Lawyers for David Bergman have described the verdict was a big disappointment which leaves them no opportunity to launch an appeal
A court in Bangladesh has found a British man guilty of contempt for challenging the official death toll from the 1971 war of independence.
Judges said a 2011 blog post by David Bergman deliberately distorted history.
He was ordered to pay a fine of $65 (£40). If he failed to pay that, he would be imprisoned for seven days.
Officials say three million people died in the bloody war of independence with Pakistan. Mr Bergman said there was no evidence to support that.
After nine months of internal strife and a Pakistani military crackdown against Bangladeshi separatists, the intervention of India in the war was swift, brutal and decisive. It brought the conflict to an end in just 13 days.
The defeat of the Pakistani army on 16 December 1971 was a triumph for India and the Bengali insurgents it had assisted.
There are different estimates for the number of people killed.
The Bangladeshi government has consistently said three million died, but others, including Mr Bergman, argue that figure is too high and unverifiable.
Bangladesh independence war, 1971
- Civil war erupts in Pakistan, pitting the West Pakistan army against East Pakistanis demanding autonomy and later independence
- Fighting forces an estimated 10 million East Pakistani civilians to flee to India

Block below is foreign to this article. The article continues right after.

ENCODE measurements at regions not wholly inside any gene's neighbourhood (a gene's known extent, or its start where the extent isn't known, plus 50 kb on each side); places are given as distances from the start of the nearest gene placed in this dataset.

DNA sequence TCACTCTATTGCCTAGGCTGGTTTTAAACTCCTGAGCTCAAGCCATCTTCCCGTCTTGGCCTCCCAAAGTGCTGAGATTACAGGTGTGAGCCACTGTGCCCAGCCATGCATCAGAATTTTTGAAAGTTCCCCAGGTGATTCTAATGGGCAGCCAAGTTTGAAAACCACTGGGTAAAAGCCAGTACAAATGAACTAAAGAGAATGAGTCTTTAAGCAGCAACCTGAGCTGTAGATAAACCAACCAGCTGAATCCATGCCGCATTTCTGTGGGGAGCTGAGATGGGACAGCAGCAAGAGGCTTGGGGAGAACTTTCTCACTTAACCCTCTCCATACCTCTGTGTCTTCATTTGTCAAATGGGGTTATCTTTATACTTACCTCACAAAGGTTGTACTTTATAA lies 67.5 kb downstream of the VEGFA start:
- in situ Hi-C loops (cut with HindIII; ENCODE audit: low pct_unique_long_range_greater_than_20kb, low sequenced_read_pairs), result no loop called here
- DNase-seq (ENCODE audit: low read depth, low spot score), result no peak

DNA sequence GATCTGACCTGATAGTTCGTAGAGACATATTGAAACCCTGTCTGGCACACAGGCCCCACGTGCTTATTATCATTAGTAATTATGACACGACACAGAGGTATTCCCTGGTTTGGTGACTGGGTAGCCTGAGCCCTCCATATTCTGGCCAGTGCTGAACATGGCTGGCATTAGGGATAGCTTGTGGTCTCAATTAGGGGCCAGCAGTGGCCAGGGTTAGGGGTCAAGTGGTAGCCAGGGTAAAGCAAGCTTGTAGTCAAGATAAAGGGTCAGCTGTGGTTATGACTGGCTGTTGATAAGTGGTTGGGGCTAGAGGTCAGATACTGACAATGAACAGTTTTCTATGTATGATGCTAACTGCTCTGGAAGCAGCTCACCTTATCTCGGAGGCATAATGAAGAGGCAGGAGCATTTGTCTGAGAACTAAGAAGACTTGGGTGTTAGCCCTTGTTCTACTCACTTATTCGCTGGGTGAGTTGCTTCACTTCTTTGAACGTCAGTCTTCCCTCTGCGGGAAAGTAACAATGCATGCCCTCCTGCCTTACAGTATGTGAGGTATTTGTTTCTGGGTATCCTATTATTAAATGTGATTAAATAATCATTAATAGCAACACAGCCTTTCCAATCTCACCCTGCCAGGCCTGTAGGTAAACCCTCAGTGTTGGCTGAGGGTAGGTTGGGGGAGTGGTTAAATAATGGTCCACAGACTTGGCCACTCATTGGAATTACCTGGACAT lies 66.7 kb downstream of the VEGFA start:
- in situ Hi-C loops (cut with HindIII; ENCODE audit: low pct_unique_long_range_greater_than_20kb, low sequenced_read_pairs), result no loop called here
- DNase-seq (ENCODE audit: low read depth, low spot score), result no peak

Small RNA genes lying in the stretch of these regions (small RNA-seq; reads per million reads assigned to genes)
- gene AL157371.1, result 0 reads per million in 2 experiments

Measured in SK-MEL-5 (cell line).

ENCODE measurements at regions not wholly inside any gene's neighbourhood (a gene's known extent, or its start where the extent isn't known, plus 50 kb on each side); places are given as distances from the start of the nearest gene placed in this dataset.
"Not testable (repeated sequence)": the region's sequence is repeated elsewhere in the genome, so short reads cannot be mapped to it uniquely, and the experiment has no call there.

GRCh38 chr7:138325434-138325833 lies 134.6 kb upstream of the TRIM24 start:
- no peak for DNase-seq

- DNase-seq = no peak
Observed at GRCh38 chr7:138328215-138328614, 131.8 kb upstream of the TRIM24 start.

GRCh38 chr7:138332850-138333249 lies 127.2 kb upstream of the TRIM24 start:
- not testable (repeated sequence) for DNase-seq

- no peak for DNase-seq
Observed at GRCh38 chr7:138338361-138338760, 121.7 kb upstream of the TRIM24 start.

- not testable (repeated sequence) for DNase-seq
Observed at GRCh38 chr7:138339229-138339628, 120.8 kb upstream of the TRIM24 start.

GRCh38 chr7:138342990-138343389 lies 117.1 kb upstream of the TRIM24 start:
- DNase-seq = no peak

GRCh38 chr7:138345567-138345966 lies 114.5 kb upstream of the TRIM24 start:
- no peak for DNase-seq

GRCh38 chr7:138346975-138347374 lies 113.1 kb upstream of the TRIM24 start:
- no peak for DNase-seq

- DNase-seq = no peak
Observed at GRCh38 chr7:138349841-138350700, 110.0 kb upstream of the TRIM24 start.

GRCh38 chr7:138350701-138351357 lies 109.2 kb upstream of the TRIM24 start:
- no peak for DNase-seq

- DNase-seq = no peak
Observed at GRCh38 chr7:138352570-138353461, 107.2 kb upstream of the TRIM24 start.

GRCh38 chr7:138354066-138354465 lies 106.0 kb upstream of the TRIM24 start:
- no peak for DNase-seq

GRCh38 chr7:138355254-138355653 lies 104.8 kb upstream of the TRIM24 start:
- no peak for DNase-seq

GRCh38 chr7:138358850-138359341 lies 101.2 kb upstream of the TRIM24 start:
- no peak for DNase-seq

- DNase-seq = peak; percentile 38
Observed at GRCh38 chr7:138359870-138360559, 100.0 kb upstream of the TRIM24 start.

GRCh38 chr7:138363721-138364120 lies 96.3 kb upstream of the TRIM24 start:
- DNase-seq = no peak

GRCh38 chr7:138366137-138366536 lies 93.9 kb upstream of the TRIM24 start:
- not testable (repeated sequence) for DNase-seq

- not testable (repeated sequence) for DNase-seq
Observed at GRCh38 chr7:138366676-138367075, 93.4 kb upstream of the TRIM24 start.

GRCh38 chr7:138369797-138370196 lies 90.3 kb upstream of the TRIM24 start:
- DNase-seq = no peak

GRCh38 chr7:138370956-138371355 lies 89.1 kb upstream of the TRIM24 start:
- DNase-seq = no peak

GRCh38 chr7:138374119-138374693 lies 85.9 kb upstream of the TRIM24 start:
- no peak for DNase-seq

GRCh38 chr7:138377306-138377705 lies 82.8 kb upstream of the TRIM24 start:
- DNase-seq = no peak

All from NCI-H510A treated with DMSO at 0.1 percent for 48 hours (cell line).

- In December, India invades East Pakistan in support of the East Pakistani people
- Pakistani army surrenders at Dhaka and its army of more than 90,000 become Indian prisoners of war
- East Pakistan becomes the independent country of Bangladesh on 16 December 1971
- Exact number of people killed is unclear – Bangladesh says it is three million but independent researchers say it is up to 500,000 fatalities
Delivering his verdict, judge Obaidul Hassan said that freedom of expression should be exercised in “good faith and [the] public interest”.
“David Bergman neither has good faith nor an issue of public interest,” he ruled.
The journalist has lived in Bangladesh for 10 years. He is an editor of the Dhaka-based English language New Age newspaper.
Correspondents say the verdict underlines just how important and emotional an issue the death toll of the independence war is in Bangladesh.
In 2010 the Awami League government of Prime Minister Sheikh Hasina set up a special tribunal in Bangladesh to look into atrocities carried out during the war of independence.
Last month Mir Quashem Ali, a leader of Bangladesh’s largest Islamic party, became the second leader from the party to be sentenced to death for war crimes.
Critics of the controversial tribunal have accused the government of using it to target political opponents. Human Rights Watch has previously said the court’s procedures are not up to international standards.
But the Awami League says it is necessary to help the country come to terms with its past.